Imagine seeing the journey of the Black Atlantic through the memories of a centuries-old vampiric human. A DC IT specialist working at an HIV organization Justin Kena is privileged with this information when he falls for one named Dante. As he falls in love, he learns of the ancient indigenous Yoruba group, the Razadi, who are vampiric and witnesses to pre-, during, and post-slavery times in Rashid Darden‘s Birth of a Dark Nation.

Birth of a Dark Nation flips the script on traditional vampire tales from its shifting narration to its inclusion of slave narration and cultural rituals to non-Western views of the vampire to it as a same-gender loving story that confronts those who say it is a recent Western phenomenon. Darden’s previous work, Lazarus, Covenant, and Epiphany has centered on black LGBT experiences, and now he has taken that and extended it to black speculative fiction.

The story begins with a Razadi receiving orders from an elder to watch over Justin because he is considered the “key,” similar to Neo in the Matrix or any messiah-like character. Later, we are introduced to Dante, a street hustler, who Justin randomly notices and to whom he has an instant attraction. When Dante finally reveals who he is to Justin, Justin begins his transformation from the computer guy at a dead-end job to part of the Razadi family and leader in his community.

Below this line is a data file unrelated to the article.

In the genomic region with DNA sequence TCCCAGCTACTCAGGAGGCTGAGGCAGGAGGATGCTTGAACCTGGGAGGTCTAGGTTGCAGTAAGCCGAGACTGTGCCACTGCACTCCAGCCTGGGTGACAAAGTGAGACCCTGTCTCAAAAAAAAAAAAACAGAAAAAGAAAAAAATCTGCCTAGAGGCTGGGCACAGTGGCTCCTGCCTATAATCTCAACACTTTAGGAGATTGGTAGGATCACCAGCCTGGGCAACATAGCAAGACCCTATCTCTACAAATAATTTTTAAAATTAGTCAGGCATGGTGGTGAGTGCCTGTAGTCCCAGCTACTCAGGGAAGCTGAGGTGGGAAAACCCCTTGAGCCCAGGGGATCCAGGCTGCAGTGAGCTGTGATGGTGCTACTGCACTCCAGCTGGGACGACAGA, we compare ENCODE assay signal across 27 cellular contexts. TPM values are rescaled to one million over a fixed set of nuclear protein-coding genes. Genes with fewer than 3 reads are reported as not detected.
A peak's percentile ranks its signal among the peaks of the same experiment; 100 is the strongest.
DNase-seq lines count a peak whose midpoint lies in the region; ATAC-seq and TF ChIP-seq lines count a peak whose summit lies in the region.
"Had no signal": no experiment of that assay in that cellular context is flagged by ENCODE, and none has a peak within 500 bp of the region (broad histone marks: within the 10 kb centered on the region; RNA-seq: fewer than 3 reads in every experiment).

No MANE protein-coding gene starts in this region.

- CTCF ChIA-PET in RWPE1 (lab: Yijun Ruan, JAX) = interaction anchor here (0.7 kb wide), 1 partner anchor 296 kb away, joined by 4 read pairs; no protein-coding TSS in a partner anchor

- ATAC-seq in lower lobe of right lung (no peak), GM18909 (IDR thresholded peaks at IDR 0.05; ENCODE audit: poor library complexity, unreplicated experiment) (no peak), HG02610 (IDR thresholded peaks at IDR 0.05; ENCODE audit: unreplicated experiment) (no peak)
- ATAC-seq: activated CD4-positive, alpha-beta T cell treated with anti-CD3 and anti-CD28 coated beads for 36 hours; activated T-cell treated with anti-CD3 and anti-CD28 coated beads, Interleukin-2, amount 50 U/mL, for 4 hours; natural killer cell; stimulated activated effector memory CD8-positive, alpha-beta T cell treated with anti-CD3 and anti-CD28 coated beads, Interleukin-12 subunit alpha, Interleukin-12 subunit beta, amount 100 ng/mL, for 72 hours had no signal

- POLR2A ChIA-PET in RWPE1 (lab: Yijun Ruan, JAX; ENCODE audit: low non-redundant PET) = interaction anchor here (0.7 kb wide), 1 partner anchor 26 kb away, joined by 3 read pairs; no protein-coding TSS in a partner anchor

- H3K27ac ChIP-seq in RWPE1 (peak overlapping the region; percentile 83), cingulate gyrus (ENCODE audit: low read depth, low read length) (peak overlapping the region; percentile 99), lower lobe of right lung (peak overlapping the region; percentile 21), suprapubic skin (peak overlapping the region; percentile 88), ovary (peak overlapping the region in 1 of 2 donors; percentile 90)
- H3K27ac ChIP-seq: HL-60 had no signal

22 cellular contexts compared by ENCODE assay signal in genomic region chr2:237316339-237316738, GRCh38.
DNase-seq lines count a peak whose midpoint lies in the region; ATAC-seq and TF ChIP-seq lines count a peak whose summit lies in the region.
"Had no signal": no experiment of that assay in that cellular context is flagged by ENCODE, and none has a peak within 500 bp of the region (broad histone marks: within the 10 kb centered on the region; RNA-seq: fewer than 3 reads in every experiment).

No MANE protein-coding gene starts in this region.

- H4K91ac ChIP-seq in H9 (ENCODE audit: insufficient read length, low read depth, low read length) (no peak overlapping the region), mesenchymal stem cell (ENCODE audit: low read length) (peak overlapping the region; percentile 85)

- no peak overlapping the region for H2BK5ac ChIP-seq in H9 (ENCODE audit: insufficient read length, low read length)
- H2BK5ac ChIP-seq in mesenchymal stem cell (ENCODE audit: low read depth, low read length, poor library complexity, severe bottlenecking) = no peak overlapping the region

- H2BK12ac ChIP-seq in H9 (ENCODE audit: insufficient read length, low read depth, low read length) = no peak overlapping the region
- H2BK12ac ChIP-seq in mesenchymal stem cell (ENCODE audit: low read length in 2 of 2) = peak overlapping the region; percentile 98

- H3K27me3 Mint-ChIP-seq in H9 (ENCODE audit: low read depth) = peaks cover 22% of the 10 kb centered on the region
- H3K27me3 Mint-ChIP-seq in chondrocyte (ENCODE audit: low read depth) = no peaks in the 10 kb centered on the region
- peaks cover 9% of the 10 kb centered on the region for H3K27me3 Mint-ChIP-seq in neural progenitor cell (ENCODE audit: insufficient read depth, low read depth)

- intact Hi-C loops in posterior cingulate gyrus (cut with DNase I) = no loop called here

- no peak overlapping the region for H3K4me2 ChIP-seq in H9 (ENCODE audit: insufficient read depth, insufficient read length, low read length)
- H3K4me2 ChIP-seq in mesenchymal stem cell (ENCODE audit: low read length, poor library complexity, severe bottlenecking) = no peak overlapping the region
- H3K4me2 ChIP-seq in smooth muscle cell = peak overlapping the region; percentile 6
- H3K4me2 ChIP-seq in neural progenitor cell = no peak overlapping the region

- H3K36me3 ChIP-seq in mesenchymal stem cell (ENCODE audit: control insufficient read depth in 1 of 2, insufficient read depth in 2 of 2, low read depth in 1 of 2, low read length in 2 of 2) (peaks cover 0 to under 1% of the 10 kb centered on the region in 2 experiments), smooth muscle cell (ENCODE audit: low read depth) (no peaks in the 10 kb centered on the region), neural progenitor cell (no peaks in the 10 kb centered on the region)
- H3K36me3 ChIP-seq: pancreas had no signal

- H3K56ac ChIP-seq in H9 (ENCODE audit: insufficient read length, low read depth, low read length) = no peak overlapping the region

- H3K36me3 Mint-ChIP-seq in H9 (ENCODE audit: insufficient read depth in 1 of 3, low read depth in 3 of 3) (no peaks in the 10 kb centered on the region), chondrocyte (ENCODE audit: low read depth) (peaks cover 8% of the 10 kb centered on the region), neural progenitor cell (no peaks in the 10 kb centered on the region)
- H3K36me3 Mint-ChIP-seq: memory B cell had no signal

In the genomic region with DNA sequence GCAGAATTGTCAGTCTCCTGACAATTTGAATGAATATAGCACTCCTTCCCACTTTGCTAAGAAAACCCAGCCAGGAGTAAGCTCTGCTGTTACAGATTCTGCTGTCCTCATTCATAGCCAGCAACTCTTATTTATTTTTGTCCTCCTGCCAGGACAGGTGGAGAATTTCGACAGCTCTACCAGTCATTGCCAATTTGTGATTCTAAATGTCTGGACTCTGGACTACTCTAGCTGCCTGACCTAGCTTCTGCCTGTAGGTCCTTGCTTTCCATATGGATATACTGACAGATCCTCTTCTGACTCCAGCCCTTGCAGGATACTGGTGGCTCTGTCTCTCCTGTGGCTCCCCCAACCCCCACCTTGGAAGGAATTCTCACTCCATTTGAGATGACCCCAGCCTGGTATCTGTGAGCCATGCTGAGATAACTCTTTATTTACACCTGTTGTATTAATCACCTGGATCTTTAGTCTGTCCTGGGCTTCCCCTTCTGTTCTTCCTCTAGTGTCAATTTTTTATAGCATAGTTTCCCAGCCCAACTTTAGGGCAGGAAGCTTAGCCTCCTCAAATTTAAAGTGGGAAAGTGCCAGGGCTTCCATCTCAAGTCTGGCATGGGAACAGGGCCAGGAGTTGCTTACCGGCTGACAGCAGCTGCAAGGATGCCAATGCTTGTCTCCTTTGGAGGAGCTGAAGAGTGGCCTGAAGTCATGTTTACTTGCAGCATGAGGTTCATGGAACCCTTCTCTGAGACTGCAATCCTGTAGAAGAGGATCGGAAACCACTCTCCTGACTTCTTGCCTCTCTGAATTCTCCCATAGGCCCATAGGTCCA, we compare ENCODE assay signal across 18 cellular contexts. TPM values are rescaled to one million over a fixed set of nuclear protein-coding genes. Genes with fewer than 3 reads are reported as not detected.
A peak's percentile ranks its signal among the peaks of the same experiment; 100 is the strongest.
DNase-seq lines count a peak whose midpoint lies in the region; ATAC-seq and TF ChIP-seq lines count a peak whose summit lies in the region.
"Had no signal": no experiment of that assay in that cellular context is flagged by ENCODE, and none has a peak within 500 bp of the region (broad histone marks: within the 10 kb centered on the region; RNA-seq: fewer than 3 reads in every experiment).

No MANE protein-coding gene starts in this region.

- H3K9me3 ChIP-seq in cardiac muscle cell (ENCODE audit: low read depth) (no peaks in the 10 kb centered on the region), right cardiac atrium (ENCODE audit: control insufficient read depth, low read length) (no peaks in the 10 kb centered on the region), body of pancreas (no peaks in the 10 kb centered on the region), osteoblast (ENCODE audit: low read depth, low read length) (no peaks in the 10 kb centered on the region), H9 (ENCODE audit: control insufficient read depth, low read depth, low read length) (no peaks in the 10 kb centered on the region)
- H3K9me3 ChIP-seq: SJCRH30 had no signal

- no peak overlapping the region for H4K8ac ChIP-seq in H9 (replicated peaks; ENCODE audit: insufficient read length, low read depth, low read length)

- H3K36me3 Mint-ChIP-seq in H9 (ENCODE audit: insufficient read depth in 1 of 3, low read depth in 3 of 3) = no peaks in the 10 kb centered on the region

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Moving on the Wires: ‘Re-Introducing Oshun’ Exhibition + Afrofuturist Affair Ball + Art Lov[H]er + Top Of The Heap + Alien Encounters


Re-Introducing Oshun LR*If you are in London, next month will have the opening of Re-introducing Oshun, which will be an interdisciplinary exhibition “discussing black women’s bodies, gender and sexual expression through the lens of the Orisha, Oshun” and re-imagining “black women’s bodies as sacred of places of, beauty, intimacy and love.” Featuring the work of an all female collective, the exhibition “demystifies the omnipresent gaze placed on black women’s bodies by creating images of black women that look, talk, feel and love like us and in doing so presenting our own truths.”